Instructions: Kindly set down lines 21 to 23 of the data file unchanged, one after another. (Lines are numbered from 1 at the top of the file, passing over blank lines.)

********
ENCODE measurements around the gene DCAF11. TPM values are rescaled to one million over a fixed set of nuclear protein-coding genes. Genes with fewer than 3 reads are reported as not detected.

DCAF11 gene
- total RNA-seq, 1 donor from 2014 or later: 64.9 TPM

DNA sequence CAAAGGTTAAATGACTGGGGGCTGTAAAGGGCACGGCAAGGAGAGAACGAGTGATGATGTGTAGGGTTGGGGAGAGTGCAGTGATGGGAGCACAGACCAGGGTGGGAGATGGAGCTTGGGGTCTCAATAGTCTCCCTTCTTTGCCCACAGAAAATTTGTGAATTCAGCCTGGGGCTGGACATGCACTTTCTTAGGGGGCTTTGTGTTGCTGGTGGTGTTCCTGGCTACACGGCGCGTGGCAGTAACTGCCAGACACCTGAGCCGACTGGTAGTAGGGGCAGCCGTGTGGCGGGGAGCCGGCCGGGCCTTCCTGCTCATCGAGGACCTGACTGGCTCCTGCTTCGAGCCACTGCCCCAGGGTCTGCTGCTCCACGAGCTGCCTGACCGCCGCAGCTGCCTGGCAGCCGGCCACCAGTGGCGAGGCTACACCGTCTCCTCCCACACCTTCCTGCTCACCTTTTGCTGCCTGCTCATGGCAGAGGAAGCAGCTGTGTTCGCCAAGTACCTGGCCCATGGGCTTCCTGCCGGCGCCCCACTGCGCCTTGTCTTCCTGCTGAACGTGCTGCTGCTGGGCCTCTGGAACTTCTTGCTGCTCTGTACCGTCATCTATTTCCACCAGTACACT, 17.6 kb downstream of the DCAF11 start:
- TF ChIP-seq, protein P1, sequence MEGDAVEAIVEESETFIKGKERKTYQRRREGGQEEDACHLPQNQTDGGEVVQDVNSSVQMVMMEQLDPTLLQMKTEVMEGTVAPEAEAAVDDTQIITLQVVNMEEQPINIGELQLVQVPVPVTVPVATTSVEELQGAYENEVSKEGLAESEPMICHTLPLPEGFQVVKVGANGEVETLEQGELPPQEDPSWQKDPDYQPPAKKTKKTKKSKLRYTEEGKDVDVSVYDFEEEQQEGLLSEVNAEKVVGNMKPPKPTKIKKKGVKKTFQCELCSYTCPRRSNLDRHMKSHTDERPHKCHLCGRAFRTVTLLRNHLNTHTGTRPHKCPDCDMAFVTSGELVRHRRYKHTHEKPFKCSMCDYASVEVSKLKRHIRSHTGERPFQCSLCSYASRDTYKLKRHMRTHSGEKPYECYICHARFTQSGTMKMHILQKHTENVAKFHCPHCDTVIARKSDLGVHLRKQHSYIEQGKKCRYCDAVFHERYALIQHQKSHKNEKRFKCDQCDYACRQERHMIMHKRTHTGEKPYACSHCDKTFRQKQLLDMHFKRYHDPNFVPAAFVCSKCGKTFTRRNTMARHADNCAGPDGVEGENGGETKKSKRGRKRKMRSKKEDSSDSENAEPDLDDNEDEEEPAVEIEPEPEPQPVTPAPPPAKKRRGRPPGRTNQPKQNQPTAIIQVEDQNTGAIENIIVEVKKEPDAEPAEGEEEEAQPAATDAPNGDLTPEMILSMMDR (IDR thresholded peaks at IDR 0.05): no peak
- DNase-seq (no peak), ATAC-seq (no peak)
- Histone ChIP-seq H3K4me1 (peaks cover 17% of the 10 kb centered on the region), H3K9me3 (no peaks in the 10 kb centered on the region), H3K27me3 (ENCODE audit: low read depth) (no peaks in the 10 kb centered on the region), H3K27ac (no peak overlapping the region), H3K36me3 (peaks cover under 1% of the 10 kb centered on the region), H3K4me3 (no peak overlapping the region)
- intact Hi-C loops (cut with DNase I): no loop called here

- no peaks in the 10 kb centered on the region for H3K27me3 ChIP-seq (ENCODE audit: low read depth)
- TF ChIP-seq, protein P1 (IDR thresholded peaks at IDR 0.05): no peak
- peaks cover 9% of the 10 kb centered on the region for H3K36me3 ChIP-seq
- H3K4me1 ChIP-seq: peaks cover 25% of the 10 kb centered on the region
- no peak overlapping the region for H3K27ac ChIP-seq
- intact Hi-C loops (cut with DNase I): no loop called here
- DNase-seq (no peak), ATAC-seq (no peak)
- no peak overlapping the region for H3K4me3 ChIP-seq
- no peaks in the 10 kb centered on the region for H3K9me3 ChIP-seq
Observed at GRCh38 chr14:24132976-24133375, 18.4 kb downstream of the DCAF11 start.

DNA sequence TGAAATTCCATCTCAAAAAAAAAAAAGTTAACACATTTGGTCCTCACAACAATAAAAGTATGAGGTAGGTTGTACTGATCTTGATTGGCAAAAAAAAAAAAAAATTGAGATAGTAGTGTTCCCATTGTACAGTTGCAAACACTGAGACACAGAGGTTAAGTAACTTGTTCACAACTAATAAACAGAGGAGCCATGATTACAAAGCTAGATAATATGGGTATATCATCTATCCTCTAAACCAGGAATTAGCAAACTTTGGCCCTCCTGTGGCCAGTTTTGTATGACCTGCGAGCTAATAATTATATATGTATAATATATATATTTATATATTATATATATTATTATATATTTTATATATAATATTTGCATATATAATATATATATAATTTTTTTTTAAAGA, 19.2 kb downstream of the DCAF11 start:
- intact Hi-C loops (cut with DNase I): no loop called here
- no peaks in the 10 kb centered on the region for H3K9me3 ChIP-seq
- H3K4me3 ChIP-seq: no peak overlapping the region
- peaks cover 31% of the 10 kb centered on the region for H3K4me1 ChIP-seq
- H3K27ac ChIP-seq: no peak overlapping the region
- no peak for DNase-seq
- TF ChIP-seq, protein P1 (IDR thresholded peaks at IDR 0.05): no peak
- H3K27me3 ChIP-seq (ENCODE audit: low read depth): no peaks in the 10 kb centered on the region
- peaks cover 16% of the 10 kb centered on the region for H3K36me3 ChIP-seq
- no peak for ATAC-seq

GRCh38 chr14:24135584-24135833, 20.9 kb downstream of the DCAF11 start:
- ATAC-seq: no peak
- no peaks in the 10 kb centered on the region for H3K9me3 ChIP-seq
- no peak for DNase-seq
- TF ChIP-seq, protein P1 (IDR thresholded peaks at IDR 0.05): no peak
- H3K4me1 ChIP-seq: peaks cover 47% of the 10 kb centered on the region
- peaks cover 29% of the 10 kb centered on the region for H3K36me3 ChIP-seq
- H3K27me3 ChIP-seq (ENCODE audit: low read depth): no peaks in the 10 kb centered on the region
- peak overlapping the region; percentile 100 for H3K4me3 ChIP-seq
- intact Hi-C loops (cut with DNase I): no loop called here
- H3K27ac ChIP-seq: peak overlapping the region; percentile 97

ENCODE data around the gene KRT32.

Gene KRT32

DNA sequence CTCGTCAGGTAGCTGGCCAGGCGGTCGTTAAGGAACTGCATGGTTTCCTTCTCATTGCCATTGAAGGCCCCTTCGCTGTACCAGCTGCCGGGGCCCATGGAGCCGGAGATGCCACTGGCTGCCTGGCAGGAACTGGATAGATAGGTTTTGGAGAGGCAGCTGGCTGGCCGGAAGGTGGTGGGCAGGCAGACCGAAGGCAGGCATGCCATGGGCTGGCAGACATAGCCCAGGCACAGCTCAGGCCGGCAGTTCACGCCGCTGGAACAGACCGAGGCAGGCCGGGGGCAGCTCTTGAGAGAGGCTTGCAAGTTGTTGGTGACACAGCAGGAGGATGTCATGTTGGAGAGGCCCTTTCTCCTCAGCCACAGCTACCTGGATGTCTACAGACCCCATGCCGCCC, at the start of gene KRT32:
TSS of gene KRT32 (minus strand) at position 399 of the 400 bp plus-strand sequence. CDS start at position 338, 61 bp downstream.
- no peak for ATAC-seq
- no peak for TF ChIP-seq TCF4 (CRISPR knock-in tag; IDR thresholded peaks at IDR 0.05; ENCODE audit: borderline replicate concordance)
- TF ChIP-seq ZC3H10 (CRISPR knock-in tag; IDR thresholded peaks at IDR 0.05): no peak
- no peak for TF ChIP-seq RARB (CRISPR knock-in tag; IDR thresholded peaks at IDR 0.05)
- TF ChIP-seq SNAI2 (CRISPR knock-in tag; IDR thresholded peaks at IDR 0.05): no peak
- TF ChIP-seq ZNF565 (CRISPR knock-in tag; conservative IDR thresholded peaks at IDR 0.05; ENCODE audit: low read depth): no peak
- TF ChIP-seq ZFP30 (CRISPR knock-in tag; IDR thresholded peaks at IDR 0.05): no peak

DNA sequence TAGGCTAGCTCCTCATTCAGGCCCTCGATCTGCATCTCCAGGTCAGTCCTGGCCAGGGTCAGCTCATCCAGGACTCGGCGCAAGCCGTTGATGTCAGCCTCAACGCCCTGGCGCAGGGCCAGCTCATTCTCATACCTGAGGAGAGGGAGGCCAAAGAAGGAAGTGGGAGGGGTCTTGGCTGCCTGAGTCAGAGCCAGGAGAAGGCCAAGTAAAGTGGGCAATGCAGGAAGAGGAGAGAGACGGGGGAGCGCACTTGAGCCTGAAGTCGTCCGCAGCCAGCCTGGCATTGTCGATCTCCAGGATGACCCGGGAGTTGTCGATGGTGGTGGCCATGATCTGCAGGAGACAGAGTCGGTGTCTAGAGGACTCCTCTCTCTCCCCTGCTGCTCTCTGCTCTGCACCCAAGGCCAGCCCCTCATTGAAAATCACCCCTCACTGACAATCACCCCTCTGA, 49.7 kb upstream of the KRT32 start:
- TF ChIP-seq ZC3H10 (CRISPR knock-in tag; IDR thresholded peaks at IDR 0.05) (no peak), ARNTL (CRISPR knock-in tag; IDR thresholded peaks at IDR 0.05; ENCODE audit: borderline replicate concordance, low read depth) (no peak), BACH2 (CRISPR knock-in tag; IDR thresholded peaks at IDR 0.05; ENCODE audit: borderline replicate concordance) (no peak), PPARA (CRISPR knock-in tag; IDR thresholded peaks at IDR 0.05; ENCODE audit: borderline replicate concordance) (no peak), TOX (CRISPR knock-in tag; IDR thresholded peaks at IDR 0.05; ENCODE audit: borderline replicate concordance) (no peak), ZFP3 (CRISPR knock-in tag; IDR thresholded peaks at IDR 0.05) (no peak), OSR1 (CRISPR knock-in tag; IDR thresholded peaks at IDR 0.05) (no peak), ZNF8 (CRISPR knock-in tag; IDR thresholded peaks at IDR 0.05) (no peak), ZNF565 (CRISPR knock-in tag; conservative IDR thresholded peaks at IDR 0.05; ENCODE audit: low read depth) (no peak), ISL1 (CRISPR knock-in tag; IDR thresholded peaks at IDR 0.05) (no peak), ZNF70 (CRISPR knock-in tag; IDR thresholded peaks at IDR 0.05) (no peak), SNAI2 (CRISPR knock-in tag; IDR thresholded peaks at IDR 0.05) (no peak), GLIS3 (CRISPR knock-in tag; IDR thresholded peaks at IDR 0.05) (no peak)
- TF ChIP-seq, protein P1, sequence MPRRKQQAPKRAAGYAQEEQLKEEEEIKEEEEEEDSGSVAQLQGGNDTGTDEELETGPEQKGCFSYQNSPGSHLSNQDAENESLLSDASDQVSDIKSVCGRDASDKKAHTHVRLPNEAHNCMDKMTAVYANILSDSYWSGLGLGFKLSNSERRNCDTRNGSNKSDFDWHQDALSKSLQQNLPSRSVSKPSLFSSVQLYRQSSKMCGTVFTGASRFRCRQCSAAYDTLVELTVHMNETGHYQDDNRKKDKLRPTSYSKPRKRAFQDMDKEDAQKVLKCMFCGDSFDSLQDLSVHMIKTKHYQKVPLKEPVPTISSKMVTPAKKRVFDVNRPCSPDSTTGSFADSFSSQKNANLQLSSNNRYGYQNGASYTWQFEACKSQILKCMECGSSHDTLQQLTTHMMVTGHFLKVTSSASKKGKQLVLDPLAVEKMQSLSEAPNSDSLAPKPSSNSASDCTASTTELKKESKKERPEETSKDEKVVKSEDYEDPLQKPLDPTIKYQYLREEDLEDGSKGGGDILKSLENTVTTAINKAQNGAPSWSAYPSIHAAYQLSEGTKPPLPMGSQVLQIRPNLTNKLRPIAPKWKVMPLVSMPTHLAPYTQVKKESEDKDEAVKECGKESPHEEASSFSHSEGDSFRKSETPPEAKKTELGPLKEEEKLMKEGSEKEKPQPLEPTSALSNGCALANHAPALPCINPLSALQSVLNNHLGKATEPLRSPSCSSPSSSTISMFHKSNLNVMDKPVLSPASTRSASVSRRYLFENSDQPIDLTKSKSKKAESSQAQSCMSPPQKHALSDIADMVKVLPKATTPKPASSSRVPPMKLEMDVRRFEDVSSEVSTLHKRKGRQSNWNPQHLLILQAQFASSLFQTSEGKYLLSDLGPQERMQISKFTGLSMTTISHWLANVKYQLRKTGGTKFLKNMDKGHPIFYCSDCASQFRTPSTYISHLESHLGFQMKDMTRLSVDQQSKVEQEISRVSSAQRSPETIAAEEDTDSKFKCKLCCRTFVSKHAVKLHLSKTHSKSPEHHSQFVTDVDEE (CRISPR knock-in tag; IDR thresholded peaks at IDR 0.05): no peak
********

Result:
- no peaks in the 10 kb centered on the region for H3K9me3 ChIP-seq
- H3K4me3 ChIP-seq: no peak overlapping the region
- peaks cover 31% of the 10 kb centered on the region for H3K4me1 ChIP-seq